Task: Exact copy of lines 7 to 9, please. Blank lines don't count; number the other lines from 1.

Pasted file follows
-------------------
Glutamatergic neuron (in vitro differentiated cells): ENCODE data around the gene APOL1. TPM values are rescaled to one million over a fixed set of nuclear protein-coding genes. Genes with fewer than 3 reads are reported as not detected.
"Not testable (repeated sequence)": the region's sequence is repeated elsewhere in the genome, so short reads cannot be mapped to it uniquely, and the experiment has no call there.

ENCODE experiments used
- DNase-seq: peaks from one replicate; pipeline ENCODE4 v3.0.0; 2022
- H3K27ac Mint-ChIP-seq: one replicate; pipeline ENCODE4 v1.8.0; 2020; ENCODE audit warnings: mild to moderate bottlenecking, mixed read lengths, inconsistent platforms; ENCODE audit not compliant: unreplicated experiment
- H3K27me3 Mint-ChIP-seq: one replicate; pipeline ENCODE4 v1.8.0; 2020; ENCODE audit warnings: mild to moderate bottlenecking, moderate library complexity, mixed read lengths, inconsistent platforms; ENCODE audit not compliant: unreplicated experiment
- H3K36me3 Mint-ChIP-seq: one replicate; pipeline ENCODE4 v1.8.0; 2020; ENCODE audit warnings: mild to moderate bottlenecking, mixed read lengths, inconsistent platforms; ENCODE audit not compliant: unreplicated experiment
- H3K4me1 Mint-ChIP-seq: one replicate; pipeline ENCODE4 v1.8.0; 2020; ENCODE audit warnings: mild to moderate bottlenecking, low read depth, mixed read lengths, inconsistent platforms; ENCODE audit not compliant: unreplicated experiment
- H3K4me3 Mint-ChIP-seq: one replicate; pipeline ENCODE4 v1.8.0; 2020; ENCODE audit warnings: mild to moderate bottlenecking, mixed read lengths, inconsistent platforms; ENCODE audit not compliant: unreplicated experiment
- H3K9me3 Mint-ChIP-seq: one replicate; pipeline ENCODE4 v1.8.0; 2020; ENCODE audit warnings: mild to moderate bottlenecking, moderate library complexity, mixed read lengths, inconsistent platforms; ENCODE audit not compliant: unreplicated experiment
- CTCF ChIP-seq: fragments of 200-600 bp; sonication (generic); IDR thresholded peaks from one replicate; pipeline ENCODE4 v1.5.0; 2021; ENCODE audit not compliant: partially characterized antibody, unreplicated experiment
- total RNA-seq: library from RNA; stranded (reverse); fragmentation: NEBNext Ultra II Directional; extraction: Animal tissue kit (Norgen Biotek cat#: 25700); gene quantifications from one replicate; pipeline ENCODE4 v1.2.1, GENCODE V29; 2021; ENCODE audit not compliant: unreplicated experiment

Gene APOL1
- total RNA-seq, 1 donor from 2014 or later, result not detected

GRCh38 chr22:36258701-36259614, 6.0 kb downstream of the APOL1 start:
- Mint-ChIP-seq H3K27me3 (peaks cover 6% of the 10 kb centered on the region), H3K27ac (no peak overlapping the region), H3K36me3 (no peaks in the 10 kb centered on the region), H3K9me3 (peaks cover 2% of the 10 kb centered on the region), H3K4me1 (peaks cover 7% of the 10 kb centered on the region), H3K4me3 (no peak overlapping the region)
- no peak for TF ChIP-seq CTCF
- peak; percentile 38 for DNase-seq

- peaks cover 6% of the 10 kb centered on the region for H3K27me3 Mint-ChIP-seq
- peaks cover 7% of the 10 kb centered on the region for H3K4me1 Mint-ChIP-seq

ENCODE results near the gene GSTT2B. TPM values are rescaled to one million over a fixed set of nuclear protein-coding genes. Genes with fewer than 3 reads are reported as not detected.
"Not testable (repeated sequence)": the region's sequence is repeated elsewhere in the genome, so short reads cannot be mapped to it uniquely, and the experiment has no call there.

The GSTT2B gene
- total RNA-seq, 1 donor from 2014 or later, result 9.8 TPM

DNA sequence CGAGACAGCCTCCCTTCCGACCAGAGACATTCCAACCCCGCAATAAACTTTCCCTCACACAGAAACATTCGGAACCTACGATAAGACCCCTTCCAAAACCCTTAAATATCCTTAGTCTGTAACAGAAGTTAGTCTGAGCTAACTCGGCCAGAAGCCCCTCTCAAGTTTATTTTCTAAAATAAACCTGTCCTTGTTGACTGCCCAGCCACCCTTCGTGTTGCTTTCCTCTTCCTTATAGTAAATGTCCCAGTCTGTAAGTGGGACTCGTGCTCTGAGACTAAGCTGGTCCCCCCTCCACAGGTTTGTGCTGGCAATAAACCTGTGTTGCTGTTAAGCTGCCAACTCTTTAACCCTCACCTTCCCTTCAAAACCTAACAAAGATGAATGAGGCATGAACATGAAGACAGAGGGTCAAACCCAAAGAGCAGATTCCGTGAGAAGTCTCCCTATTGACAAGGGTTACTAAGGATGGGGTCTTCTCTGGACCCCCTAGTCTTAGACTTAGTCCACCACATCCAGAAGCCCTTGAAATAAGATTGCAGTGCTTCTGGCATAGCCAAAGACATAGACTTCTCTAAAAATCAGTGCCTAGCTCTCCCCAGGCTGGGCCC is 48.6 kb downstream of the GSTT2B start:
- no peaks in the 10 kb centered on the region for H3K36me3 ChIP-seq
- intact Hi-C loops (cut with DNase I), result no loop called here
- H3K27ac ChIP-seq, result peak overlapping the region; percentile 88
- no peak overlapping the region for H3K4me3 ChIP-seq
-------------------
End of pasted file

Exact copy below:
- H3K36me3 Mint-ChIP-seq: one replicate; pipeline ENCODE4 v1.8.0; 2020; ENCODE audit warnings: mild to moderate bottlenecking, mixed read lengths, inconsistent platforms; ENCODE audit not compliant: unreplicated experiment
- H3K4me1 Mint-ChIP-seq: one replicate; pipeline ENCODE4 v1.8.0; 2020; ENCODE audit warnings: mild to moderate bottlenecking, low read depth, mixed read lengths, inconsistent platforms; ENCODE audit not compliant: unreplicated experiment
- H3K4me3 Mint-ChIP-seq: one replicate; pipeline ENCODE4 v1.8.0; 2020; ENCODE audit warnings: mild to moderate bottlenecking, mixed read lengths, inconsistent platforms; ENCODE audit not compliant: unreplicated experiment